There is strong evidence that Mexican police tortured some of the key suspects arrested in the disappearance of 43 students, according to a report released Sunday by an outside group of experts.
The Inter-American Commission on Human Rights (CIDH) expert group says that a study of 17 of the approximately 123 suspects arrested in the case showed signs of beatings, including, in some cases, dozens of bruises, cuts and scrapes.
One suspect said he was nearly asphyxiated with a plastic bag, and medical studies showed another had been slapped on the ears so hard his eardrums broke and his ears bled.
The Mexican government recently released documents suggesting investigations had been opened against police and military personnel, but authorities have not answered requests about whether anyone has been arrested or charged.
The 43 students at the radical teachers’ college of Ayotzinapa have not been heard from since they were taken by local police in September 2014 in the city of Iguala, Guerrero state. Family members and supporters of the missing students chanted “They took them away alive, we want them back alive!” at the news conference where the report was presented.
No high-ranking officials attended the presentation of the report, which called the government’s investigation flawed and incomplete. But President Enrique Peña Nieto wrote in his Twitter account that the federal attorney general’s office “will analyze the whole report, to aid in its investigations.”
Mexico’s deputy attorney general for human rights, Eber Betanzos, said authorities were investigating complaints filed by 31 people who said they had been tortured; he said six criminal cases had been opened, and had that three involved employees of the attorney general’s office.
Betanzos called the case “the most exhaustive investigation in the history of Mexican law enforcement.”
But the allegations of torture could endanger any chance of convictions in one of the highest-profile human rights cases in Mexican history, especially because the government’s version of events — that corrupt police handed the students over to drug gang members who killed them and burned their bodies at a trash dump — hangs in large part on the testimony of some drug gunmen who now say they were tortured into confessing.
“It is a lie the way they said they caught us,” Patricio Reyes Landa said in testimony made public by the experts’ report. “They went into the house, beating and kicking. They hauled me aboard a vehicle, they blindfolded me, tied my feet and hands, they began beating me again and gave me electric shocks, they put a rag over my nose and poured water on it. They gave me shocks on the inside of my mouth and my testicles. They put a bag over my face so I couldn’t breathe. It went on for hours.”
Mexican judges are instructed to throw out confessions based on torture; Betanzos said the government’s case was not solely based on confessions.
The group of experts complained the government was slow to deliver some of the evidence it had asked for; it criticized government prosecutor’s investigations as flawed and incomplete, and suggested that the government wanted to stick to its version, without investigating possible involvement by federal police and the army.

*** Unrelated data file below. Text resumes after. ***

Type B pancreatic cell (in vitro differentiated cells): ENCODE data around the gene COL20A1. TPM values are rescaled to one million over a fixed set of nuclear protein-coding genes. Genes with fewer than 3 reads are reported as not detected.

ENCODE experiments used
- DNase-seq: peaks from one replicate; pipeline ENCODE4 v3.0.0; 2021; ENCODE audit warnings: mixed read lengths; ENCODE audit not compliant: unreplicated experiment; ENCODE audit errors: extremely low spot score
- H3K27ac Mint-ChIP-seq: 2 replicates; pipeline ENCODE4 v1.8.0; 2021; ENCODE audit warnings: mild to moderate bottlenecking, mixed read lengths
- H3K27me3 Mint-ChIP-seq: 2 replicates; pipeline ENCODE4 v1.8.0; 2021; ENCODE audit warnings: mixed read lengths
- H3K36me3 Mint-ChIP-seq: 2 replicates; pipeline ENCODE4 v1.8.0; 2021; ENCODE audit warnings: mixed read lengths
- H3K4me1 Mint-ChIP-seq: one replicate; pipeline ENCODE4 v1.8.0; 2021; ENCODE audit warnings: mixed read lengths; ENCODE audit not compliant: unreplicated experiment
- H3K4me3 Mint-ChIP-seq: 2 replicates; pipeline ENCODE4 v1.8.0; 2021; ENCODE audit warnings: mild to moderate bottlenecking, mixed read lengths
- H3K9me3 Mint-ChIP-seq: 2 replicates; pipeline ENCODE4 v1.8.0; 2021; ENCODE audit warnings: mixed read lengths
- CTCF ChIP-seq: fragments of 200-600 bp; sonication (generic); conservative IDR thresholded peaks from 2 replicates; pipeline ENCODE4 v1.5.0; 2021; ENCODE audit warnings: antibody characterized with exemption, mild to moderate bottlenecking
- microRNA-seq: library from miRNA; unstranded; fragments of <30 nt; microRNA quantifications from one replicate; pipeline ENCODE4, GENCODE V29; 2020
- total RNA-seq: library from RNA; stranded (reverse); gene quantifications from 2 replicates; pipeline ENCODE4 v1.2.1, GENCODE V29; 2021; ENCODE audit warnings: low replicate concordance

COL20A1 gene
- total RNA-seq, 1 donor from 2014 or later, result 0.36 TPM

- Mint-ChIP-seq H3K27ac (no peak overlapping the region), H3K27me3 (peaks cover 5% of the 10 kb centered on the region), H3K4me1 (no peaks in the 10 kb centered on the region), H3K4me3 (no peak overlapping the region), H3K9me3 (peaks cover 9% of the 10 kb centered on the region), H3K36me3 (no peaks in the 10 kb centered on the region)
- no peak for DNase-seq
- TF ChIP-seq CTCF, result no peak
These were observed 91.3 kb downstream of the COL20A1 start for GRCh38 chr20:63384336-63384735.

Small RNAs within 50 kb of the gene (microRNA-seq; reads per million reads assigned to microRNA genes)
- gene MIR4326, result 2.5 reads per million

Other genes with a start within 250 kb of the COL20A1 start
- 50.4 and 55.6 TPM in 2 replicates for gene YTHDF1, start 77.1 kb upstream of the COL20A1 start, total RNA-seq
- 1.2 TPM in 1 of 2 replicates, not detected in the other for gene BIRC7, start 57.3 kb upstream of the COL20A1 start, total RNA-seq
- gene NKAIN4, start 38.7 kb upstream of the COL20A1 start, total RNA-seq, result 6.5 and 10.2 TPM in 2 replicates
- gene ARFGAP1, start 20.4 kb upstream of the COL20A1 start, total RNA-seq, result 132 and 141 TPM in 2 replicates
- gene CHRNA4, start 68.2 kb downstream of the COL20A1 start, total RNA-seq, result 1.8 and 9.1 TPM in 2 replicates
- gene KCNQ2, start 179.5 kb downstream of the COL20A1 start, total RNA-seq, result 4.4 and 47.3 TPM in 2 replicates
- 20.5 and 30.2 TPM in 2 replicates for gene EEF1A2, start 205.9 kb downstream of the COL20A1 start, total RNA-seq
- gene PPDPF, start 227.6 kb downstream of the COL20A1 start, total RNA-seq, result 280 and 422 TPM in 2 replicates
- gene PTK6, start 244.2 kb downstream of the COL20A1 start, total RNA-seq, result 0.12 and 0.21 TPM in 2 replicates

For example, the report said, the roadblocks set up on local highways around the city of Iguala on the night of the disappearances were far more extensive than previously thought. The roadblocks were apparently coordinated by the Guerreros Unidos drug cartel to trap rivals; the gang may have thought the students were part of a rival cartel.
The report criticized the forensics investigations of human remains and evidence of fire at the garbage dump in the town of Cocula, Guerrero, saying that prosecutors had provided little evidence there ever could have been a fire a big enough at the site.
“It is clear that there was a latent rejection of any version other than the burning of the students at the Cocula dump, and they turned back to that scenario time after time, without investigating other police forces or state actors,” the group said in its final report. Its mandate expires at the end of this month, and it leaves Mexico with the crime still largely unresolved; only one student has been identified from charred bone fragments found in a river near the dump.
The foot-dragging by prosecutors “cannot be seen as partial or improvised obstacles,” said the report. “These different situations aren’t casual barriers, they are structural barriers to the investigation.”
The report also found that one student sent a message to his parents from his cellphone hours after he had supposedly been killed.
But the “significant evidence of torture and abuse” of the suspects was the report’s most damning element.
For example, the medical reports on one suspect whose testimony was key for the government’s case, Agustín García Reyes, claimed he had one injury, a bruise, after marines took him into custody. But hours later when he was turned over to civilian prosecutors, they said he had 30 bruises, scrapes and scabs.
“There seems to be no limit to the Mexican government’s utter determination to sweep the Ayotzinapa tragedy under the carpet,” wrote Amnesty International’s Americas director Erika Guevara-Rosas.
Daniel Wilkinson, deputy director of Human Rights Watch’s Americas division, wrote that while the experts had been critical of the government investigation before, the new report “goes much further in presenting evidence of obstruction, of manipulation of evidence and even torture.”
“Based on all the ways the government has obstructed the work of the group it seems clear that the reason they brought them in was never to solve the case, but rather to do PR, to do damage control in the face of the public outrage at their handling of the case,” Wilkinson wrote. “If that was the calculation, clearly they miscalculated.”